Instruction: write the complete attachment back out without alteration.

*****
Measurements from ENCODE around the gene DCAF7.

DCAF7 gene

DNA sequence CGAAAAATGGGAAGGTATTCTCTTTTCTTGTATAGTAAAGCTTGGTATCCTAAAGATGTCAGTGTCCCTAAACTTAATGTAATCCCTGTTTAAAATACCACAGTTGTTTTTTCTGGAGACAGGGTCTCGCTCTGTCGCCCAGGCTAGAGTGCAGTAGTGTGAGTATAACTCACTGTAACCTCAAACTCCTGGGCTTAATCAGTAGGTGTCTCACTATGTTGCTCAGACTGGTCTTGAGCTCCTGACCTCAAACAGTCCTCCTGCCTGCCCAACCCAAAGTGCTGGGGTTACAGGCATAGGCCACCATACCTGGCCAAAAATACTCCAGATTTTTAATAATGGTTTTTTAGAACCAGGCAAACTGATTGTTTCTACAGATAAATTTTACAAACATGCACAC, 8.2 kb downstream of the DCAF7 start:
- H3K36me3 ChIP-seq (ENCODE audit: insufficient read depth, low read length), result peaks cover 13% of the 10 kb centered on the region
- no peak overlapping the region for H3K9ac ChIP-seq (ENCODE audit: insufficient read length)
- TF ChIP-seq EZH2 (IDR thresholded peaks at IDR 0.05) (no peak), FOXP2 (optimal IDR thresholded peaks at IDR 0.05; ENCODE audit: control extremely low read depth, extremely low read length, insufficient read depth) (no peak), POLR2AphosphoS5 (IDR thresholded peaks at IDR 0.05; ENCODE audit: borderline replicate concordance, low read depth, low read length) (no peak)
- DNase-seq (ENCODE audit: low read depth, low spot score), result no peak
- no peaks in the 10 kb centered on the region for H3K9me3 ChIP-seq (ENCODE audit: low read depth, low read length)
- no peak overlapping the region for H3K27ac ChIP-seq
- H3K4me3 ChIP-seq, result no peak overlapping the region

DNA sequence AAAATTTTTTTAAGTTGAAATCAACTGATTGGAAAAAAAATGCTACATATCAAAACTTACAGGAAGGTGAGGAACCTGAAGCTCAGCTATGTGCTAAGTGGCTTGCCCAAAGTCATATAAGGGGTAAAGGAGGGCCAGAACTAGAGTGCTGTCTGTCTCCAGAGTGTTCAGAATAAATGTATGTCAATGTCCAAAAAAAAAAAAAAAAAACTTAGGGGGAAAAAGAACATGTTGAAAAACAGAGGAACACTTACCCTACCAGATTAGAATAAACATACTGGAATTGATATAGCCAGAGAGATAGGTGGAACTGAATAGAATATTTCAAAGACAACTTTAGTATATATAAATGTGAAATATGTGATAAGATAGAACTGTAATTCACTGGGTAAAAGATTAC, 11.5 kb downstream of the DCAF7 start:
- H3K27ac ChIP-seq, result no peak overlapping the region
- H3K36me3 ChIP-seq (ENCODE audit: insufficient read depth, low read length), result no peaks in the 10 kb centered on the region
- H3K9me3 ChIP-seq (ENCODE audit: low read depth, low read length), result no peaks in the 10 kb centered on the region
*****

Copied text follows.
Measurements from ENCODE around the gene DCAF7.

DCAF7 gene

DNA sequence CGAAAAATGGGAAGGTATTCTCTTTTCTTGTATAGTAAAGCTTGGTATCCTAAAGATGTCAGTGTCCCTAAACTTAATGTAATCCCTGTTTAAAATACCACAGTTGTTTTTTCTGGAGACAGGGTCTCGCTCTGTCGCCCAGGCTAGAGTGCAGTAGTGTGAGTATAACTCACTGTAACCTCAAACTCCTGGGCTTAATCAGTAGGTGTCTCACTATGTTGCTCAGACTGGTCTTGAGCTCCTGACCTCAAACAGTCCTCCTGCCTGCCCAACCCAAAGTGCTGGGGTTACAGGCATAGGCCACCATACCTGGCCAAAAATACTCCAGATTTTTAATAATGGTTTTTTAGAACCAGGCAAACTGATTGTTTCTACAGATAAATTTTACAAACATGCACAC, 8.2 kb downstream of the DCAF7 start:
- H3K36me3 ChIP-seq (ENCODE audit: insufficient read depth, low read length), result peaks cover 13% of the 10 kb centered on the region
- no peak overlapping the region for H3K9ac ChIP-seq (ENCODE audit: insufficient read length)
- TF ChIP-seq EZH2 (IDR thresholded peaks at IDR 0.05) (no peak), FOXP2 (optimal IDR thresholded peaks at IDR 0.05; ENCODE audit: control extremely low read depth, extremely low read length, insufficient read depth) (no peak), POLR2AphosphoS5 (IDR thresholded peaks at IDR 0.05; ENCODE audit: borderline replicate concordance, low read depth, low read length) (no peak)
- DNase-seq (ENCODE audit: low read depth, low spot score), result no peak
- no peaks in the 10 kb centered on the region for H3K9me3 ChIP-seq (ENCODE audit: low read depth, low read length)
- no peak overlapping the region for H3K27ac ChIP-seq
- H3K4me3 ChIP-seq, result no peak overlapping the region

DNA sequence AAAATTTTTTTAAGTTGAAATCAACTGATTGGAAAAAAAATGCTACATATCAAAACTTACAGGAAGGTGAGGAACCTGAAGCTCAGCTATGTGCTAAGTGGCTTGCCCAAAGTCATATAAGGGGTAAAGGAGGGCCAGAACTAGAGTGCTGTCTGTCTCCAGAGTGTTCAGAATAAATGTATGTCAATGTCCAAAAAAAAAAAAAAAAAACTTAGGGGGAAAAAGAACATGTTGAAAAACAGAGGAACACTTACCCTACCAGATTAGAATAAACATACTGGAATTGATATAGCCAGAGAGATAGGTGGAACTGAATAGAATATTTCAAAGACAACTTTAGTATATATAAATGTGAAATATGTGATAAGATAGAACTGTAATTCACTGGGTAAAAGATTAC, 11.5 kb downstream of the DCAF7 start:
- H3K27ac ChIP-seq, result no peak overlapping the region
- H3K36me3 ChIP-seq (ENCODE audit: insufficient read depth, low read length), result no peaks in the 10 kb centered on the region
- H3K9me3 ChIP-seq (ENCODE audit: low read depth, low read length), result no peaks in the 10 kb centered on the region